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Autism and obsessive-compulsive disorder (OCD)

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  • Date published:

  • Author: leighanjohnson

There are important differences between obsessive-compulsive disorder (OCD) and autism, but they can occur together.

For OCD, people may refer to obsessions and compulsions, whereas for autism, people refer to repetitive behaviours that can look the same (for example, switching the lights on or lining things up in the same way).

The difference is that obsessions and compulsions for people with OCD are distressing and unwanted, while repetitive behaviours for autistic people (e.g., interests and sensory) are often positive, soothing, and purposeful.

In the following example, an autistic person or someone diagnosed with OCD may repeatedly turn the light switch on and off. Someone who is autistic may experience some enjoyment about the sound the light switch makes when it is turned on and off. On the other hand, someone with OCD may believe that they need to repeat this behaviour or that something bad will happen.

Repetitive behaviours are part of being autistic and should not be misunderstood as a sign that you may have OCD. Repetitive behaviours can be considered ‘normal’ for people with autism. Some examples of these repetitive behaviours within autism can include: specific interests, unusual sensory interests, making sounds or seeking out sounds, difficulties with changes to routines or environmental changes, unusual attachments to objects, stereotypes, or unusual motor mechanisms.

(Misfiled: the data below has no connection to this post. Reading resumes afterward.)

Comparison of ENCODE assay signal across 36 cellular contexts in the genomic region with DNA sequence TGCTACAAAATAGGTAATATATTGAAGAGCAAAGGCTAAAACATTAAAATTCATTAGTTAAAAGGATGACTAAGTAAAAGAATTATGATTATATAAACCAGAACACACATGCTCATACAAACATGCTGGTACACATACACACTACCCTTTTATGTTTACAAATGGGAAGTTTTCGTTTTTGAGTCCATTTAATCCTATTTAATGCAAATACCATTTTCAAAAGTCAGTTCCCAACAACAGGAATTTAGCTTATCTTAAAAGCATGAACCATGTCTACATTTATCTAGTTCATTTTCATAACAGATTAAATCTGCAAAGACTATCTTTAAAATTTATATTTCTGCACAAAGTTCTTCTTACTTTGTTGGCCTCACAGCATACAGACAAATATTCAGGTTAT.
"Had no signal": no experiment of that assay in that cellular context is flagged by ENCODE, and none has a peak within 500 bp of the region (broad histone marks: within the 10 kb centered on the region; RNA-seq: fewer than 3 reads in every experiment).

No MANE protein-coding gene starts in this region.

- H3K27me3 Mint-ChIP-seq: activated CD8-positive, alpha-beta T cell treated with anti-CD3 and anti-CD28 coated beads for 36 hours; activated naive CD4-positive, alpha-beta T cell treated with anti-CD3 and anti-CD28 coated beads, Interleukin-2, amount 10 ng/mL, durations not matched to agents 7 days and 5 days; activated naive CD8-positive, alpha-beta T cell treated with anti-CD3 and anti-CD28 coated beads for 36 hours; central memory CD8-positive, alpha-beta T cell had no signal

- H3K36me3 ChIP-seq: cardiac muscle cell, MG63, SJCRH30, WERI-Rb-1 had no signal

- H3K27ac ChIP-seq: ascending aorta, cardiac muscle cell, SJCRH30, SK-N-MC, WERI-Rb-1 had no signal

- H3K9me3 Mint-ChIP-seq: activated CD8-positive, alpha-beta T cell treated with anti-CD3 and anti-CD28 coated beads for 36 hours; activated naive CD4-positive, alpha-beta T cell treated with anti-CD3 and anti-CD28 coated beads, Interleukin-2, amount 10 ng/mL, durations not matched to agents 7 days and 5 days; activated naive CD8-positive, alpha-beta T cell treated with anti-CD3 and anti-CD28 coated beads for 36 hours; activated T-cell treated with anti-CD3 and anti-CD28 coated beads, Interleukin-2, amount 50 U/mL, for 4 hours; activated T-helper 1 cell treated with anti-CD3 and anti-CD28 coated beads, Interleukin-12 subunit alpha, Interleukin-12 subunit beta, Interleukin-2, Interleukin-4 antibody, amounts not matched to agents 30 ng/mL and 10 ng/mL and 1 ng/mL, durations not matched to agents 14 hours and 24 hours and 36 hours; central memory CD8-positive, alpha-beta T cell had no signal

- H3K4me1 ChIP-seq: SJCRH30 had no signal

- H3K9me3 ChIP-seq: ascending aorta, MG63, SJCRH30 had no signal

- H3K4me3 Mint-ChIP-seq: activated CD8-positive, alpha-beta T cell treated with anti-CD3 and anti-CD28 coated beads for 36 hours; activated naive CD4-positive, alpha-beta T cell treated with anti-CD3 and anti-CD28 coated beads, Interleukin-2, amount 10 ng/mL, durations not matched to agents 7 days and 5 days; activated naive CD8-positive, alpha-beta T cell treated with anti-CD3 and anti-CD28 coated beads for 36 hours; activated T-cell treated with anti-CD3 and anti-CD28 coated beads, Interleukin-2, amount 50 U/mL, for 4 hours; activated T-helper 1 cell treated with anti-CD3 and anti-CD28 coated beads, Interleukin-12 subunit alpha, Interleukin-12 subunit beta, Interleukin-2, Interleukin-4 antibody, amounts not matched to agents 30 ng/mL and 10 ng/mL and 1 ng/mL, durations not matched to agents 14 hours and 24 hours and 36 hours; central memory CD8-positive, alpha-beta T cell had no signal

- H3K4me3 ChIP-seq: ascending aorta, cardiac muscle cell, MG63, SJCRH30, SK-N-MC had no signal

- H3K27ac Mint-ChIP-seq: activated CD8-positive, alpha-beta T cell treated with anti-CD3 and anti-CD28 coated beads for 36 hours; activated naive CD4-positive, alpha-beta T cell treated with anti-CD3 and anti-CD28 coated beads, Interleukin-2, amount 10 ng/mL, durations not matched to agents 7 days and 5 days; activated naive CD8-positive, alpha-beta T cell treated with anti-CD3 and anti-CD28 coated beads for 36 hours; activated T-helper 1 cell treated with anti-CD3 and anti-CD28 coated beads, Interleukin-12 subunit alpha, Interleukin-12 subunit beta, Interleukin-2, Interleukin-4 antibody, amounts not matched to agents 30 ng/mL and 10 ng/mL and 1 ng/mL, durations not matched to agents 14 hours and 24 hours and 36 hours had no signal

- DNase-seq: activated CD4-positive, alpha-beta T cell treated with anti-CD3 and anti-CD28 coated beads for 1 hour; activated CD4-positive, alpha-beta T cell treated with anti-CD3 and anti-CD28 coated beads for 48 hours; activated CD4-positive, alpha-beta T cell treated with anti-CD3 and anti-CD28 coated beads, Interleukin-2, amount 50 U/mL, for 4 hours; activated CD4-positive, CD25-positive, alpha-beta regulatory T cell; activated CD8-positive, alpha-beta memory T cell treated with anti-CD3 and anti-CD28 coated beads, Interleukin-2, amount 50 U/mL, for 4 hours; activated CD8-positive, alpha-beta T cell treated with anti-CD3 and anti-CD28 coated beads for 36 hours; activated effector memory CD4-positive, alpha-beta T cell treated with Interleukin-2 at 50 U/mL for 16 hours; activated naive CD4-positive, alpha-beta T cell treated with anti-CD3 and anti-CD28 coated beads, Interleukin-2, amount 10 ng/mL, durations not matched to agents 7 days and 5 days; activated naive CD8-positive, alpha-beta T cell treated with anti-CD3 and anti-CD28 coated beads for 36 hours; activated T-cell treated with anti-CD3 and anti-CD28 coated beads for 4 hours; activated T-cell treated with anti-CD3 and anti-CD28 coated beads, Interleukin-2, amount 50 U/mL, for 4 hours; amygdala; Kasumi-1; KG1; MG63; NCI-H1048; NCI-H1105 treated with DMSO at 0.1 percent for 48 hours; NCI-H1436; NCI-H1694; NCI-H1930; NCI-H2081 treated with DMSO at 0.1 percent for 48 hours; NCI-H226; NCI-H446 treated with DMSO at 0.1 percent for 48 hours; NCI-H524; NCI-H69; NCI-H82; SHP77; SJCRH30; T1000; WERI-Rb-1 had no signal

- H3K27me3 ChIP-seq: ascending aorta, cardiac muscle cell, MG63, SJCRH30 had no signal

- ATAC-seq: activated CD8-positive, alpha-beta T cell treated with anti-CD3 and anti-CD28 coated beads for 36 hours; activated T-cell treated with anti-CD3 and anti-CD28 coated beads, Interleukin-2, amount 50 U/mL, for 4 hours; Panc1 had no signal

The intervention for OCD, when it presents with autism, is to follow a cognitive behavioural therapy approach and to treat the OCD separately. A clinician would try to work out which behaviours are associated with OCD and which behaviours are associated with autism. They would also try to establish if the behaviours are driven by fear, impending doom, or pleasure (i.e., enjoyment or self-soothing). This can take a little longer and may include the following:

  • Goal setting (things your child would like to change)
  • Anxiety education (learning about anxiety and how it works)
  • Developing an OCD hierarchy (the steps we can work on to break the OCD cycle)
  • Exposure and response prevention (taking the steps slowly and learning to cope with little bits of anxiety at a time)
  • Lots of practice inside and outside of the sessions
  • Planning for other scenarios in the future
  • It can be helpful to consider social skills training alongside this intervention.

In situations where the problem is more related to restricted repetitive behaviour, it may be more important to support the young person rather than push for change and to create a caring and compassionate environment where they can engage in the restricted repetitive behaviour safely.

Click here to find out more about Autism.

Click here to find out more about OCD.